# Why doesn't my solution give the right answer

I'm trying to solve this inequality:

$$1-\frac{2}{\left| x\right|}\leqslant \frac{23}{x^{2}}$$

Let's imagine we already know the answer: $$x ∈ [-1-2\,\sqrt{6}; 0)⋃(0; 1+2\,\sqrt{6}]$$

Now I am going to present my solution (wrong solution):

$$1-\frac{2}{\left| x\right|}\leqslant \frac{23}{x^{2}}$$ ; $$1 = \frac{x^{2}}{x^{2}}$$ $$(1)$$

$$\frac{23-x^{2}}{x^{2}}+\frac{2}{\left| x\right|}\geqslant 0$$ $$(2)$$

And now I will multiply the both sides by adjoint expression:

$$\left(\frac{23-x^{2}}{x^{2}}+\frac{2}{\left| x\right|}\right)\cdot \left(\frac{23-x^{2}}{x^{2}}-\frac{2}{\left| x\right|}\right)\geqslant 0$$ $$(3)$$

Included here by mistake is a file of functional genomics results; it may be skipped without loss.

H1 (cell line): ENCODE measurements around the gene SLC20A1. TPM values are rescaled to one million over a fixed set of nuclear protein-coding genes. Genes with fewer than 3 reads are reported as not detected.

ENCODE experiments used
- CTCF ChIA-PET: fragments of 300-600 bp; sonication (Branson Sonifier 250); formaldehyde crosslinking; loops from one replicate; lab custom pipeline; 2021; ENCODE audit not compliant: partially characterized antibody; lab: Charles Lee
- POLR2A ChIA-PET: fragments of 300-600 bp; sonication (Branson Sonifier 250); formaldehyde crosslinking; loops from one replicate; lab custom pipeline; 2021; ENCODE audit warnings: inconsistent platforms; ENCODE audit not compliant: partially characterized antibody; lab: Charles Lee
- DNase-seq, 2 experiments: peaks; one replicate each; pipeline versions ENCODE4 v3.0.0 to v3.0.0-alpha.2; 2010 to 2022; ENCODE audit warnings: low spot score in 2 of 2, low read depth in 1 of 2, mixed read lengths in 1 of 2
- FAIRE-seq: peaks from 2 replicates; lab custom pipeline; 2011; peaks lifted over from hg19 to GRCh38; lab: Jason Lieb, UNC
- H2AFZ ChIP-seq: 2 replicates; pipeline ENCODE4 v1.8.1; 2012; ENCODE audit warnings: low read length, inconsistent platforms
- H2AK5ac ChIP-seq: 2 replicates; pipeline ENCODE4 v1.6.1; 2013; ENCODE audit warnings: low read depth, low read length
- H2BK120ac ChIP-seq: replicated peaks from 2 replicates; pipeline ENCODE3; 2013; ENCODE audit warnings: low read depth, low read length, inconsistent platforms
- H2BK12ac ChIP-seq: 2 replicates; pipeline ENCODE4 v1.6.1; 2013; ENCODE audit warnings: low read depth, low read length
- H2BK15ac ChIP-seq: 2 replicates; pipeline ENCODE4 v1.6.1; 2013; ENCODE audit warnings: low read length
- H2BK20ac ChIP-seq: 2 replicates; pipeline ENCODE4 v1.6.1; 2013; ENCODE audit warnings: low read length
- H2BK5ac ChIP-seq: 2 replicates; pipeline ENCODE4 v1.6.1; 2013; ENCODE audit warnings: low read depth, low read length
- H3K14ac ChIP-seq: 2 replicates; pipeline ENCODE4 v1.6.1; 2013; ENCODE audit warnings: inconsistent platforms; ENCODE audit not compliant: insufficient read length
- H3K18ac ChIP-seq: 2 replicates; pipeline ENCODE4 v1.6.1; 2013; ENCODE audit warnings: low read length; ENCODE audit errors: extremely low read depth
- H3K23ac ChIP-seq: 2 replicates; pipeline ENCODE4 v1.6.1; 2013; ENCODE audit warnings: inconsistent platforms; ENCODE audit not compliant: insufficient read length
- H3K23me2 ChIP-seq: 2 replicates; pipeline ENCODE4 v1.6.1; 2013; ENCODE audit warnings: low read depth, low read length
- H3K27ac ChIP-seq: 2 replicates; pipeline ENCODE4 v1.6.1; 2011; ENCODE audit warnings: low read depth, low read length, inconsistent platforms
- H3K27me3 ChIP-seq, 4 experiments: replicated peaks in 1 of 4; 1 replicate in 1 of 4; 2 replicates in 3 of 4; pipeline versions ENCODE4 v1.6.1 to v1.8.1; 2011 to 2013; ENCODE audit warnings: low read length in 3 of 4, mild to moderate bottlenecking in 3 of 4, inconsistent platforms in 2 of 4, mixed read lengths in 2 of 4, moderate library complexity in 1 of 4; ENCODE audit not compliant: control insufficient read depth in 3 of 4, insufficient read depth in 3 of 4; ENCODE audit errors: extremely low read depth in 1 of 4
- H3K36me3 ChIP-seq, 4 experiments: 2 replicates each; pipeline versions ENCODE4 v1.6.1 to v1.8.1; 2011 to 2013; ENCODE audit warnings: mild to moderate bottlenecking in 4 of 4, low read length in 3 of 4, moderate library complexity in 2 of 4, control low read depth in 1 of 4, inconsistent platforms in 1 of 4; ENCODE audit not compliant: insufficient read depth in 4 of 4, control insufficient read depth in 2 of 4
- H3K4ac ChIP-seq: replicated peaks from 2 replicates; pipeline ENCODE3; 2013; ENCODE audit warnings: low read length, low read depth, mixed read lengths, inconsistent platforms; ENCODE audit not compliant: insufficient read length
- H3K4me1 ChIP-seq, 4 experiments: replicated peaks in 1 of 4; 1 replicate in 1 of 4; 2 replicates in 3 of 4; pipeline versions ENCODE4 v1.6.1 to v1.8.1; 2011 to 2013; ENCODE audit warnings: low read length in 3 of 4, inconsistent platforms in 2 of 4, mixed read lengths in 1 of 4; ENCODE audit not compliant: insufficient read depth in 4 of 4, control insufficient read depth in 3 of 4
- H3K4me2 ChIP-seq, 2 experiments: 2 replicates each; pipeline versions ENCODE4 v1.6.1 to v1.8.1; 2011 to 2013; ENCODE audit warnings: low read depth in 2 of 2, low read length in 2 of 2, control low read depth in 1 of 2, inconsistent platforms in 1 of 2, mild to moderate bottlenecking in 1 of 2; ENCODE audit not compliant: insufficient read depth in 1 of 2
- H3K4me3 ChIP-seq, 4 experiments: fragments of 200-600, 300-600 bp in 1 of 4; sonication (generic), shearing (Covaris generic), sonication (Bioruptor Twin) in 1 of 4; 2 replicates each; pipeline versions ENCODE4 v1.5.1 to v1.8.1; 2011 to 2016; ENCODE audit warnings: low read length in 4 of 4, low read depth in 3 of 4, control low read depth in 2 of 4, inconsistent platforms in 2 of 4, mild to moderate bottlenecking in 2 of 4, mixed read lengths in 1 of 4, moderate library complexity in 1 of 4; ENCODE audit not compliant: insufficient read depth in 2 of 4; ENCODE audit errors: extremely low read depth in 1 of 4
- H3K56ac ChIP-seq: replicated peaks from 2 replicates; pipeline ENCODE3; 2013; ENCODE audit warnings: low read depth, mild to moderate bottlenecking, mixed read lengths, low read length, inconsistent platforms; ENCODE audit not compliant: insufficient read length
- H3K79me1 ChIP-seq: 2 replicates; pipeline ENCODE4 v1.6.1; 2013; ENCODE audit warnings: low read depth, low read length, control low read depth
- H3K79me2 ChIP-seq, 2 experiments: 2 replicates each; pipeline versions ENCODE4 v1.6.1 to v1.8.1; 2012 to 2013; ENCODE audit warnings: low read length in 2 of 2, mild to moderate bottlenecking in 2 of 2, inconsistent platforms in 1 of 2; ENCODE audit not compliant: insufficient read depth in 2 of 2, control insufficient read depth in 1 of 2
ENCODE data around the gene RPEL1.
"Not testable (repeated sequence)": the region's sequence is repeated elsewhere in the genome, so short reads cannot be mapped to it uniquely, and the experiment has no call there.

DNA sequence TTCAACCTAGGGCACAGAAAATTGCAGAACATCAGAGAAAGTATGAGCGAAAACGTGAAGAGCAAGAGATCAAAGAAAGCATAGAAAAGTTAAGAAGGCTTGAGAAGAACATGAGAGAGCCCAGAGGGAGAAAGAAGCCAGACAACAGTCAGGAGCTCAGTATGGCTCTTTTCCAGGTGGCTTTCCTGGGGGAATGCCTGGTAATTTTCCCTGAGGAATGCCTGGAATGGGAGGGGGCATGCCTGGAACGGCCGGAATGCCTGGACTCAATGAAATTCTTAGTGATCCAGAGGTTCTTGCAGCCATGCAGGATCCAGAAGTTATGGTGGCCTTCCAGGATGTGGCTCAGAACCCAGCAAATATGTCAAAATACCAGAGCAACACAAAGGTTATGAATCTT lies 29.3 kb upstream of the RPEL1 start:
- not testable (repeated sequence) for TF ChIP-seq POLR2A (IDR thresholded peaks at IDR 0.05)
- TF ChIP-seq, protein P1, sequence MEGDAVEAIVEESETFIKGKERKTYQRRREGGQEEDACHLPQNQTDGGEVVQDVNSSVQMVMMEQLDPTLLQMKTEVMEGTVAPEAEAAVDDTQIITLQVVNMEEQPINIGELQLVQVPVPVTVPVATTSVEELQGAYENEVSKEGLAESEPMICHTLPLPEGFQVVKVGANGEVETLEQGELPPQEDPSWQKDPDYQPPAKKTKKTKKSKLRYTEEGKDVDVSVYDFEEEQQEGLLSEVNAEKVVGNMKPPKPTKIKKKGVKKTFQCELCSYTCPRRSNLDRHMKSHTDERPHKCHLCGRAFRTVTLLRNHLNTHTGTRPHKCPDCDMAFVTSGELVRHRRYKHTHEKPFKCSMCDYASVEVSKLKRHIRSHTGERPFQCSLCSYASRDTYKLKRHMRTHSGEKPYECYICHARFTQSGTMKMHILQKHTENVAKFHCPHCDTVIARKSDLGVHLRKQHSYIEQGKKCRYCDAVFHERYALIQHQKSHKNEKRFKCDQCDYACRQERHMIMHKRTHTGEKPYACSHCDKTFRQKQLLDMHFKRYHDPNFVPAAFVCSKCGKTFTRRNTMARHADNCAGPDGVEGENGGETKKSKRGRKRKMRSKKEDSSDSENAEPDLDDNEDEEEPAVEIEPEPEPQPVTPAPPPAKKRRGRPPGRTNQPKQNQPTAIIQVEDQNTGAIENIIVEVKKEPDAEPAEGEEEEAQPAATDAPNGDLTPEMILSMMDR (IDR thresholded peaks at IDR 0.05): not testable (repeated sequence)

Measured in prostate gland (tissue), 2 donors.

Using $$\left(a-b\right)\,\left(a+b\right)=a^{2}-b^{2}$$ and the fact that $$\left| x\right|^{2}=x^{2}$$ I will proceed with my solution.

I stopped on the 3rd step because my solution is already incorrect on it. I am curious why.

• The problem is what if that adjoint expresseinon is negative. Then the inequality sign reverses. Commented Nov 10, 2022 at 14:34
• You know that $a+b>0$, but not $a-b>0$. So you cannot deduce $(3)$. Commented Nov 10, 2022 at 14:34

As you noticed $$|x|^2 =x^2$$ so why not use that. Let $$t=|x|>0$$, since $$x=0$$ is not a solution. Then we have to solve $$1-{2\over t}\le {23\over t^2}$$ and thus $$t^2-2t+1\le 24\implies 0 and the rest is easy...